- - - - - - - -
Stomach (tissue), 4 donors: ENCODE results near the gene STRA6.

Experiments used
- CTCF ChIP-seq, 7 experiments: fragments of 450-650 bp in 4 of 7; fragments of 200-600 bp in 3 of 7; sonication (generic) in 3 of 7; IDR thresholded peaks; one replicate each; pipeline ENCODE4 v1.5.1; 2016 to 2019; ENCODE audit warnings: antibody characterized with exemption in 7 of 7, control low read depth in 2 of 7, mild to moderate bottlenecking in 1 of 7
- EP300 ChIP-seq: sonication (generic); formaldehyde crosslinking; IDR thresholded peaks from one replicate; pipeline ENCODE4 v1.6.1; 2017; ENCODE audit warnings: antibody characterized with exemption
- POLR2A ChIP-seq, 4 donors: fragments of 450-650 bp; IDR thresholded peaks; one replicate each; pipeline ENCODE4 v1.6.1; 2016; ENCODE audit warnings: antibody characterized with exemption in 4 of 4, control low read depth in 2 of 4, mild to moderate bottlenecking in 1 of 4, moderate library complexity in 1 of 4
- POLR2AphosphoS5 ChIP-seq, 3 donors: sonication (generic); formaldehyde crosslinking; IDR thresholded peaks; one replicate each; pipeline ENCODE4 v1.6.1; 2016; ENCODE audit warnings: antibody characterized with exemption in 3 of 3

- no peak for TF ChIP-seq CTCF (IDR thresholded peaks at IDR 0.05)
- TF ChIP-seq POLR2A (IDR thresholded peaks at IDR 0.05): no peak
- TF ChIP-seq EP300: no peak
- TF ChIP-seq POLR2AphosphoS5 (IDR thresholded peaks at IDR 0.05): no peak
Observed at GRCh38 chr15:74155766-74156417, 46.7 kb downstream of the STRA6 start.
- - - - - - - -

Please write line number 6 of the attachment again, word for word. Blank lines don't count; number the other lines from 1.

- POLR2AphosphoS5 ChIP-seq, 3 donors: sonication (generic); formaldehyde crosslinking; IDR thresholded peaks; one replicate each; pipeline ENCODE4 v1.6.1; 2016; ENCODE audit warnings: antibody characterized with exemption in 3 of 3